Kelly: Many galleries today require a partnership from the artist.  It can be a challenge to maintain a local gallery as rents continue to escalate.  The gallery must pay its staff and real estate expenses and the artist typically maintains the wall space. However, in today’s world, the 60% split to the gallery may not cover expenses, therefore many galleries are asking artists to pay for marketing or large format printing for example. Gaining a local collector base can come from networking and creating fun shows through restaurants and unusual venues (Yoga Studios) where both you and the business benefit.  This requires a large inventory work and may require the work to be specialized to the business in which it is shown.  This can be an entertaining way to make new friends which turn into collectors.  Also, you may want to partner with sharply contrasting artists or complimentary artists (think also outside the box to include sculpture/performance artists/musical artists/local artists co-ops in your city etc..)

8) Michael asks: Okay, I am a self-obsessed neurotic goofball who likes a good laugh, but I am also very serious. Is this artist helpline a joke, something serious or something in between?

Charlene: Yes.

Mitchel: Very serious. We're looking over your should right now.

9) Brandon asks: Hello, I find is SO difficult to insure that I get real credit, my name and job title,listed correctly! I work as a hard working Master Printmaker and Artist ... How can I get this to happen without it being some Issue!!!! I can't seem to get away from the fact that being a woman is making this Even more challenging!!! Thanks for this forum and I look forward to your thoughts! Warmly, Brandon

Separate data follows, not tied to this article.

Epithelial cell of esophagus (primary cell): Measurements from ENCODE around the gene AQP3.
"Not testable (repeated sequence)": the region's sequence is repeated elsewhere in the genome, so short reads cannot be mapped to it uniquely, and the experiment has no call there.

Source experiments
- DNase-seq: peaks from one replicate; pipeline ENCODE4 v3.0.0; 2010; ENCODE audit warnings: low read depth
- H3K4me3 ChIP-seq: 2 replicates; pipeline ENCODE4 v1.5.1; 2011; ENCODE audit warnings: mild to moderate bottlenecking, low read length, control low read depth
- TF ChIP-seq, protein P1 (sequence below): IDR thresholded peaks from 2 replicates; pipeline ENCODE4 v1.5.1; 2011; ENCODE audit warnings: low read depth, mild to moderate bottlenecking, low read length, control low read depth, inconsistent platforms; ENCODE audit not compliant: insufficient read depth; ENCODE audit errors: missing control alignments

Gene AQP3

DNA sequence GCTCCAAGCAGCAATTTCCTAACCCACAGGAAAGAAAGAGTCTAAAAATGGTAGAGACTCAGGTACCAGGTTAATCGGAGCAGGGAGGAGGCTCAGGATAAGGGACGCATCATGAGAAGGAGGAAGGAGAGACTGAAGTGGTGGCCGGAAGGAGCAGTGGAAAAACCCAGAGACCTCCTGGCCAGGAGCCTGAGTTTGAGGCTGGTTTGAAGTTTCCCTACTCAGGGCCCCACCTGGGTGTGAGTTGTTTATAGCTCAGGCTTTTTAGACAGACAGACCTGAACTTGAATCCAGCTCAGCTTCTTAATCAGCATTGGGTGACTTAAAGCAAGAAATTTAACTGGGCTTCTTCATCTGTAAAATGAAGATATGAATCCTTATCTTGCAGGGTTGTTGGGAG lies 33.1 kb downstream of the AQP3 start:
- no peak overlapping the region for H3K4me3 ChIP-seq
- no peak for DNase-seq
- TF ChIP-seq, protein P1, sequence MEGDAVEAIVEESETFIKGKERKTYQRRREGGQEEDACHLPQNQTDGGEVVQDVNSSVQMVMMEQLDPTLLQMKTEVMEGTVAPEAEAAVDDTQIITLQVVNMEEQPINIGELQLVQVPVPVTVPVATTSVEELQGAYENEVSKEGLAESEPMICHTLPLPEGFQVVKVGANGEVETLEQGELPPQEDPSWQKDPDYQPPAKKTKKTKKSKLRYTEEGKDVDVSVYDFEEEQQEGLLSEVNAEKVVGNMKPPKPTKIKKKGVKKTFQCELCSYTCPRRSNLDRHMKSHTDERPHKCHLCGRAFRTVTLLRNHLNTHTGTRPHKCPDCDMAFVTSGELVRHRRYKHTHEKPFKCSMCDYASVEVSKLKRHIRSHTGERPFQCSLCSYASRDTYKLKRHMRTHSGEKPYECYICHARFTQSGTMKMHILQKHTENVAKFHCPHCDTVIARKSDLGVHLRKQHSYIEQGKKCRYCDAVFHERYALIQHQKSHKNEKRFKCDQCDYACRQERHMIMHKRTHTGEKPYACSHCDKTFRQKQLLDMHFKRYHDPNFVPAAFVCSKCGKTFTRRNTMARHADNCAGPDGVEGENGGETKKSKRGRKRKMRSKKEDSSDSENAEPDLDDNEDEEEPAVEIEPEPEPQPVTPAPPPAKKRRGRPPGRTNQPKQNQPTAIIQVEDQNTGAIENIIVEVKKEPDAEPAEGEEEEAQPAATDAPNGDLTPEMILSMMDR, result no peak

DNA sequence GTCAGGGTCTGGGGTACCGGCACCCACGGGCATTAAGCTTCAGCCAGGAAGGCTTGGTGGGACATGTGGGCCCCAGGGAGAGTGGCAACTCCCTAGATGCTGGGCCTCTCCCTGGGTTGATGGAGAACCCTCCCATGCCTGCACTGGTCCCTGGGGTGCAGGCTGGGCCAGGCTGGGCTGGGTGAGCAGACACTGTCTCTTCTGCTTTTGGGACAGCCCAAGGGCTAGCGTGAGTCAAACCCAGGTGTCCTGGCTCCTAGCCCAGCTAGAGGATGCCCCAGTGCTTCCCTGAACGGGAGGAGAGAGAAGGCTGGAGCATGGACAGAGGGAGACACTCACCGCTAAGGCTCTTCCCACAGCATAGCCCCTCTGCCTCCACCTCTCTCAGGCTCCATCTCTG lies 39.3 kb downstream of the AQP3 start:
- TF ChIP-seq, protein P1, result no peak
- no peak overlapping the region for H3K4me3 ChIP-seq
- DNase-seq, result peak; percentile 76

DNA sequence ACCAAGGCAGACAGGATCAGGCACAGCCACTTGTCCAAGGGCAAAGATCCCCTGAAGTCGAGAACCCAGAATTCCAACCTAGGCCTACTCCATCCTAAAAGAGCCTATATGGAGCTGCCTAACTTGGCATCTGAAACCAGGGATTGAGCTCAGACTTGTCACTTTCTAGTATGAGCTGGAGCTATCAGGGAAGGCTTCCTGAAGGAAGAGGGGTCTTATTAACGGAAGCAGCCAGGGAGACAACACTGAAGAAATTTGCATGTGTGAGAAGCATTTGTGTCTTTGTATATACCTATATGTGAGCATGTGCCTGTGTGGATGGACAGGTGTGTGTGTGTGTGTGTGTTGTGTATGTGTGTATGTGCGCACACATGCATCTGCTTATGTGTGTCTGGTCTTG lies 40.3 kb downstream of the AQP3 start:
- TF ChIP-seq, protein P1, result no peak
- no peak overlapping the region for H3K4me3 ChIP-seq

Mitchel: Urgggh. It may be you're being disrespected because of gender, but I'm not finding artists get a whole lot of respect from the non-artists world. Maybe have a handout you provide with all your correct info, along with a short description of how and why it's important to give proper credit.

10) Victor asks: Why do I cry in the face of pain of pain or beauty? It makes it hard to carry on a conversation. Someone mentioned Frieda Kahlo the other day. Gulp. Someone showed me his scars from being shot in war. Gulp. I guess I am learning to suck it up and wipe my eyes and stay. How do you do it? Do you say, excuse me, I am emotional. Time again for dopamine reuptake inhibitors?

Mitchel: Probably, but is it art?

Editors: Victor, you are clearly our kind of fellow. We’ve been known to take to our beds in sorrow over the plight of a dead sparrow. The drug question is a tough one though – on the one hand we are appalled by the mercenary pharmaceutical industry’s response to the widespread sadness and despair that is a logical response to the conditions of late stage capitalism – change the person, not the world. On the other hand, of course we are on meds. Isn’t everyone?

11) KJ asks: Is it bad of me to not want to spend the money on going out for dinner? Because the whole time I'm thinking of what kind of Art supplies I could be buying with that money. I mean come on! Your joy on that dinner only last one night, the artwork you could make with that money could last forever.

Mitchel: Yep, you're an artist. You're not making art because you want to, but because you have to. Carry on.

Editors: What he said.

12) Meg asks: I'm 64 - so looking at retirement in the near future. Any tips people have found using senior status? Also, is this question thing new? Or do you have a list of FAQ somewhere?

Mitchel: Soon come for me, but not yet.

Editors: This question thing is indeed new, but we will soon have a Ask The Biennial Project FAQ page up on our website.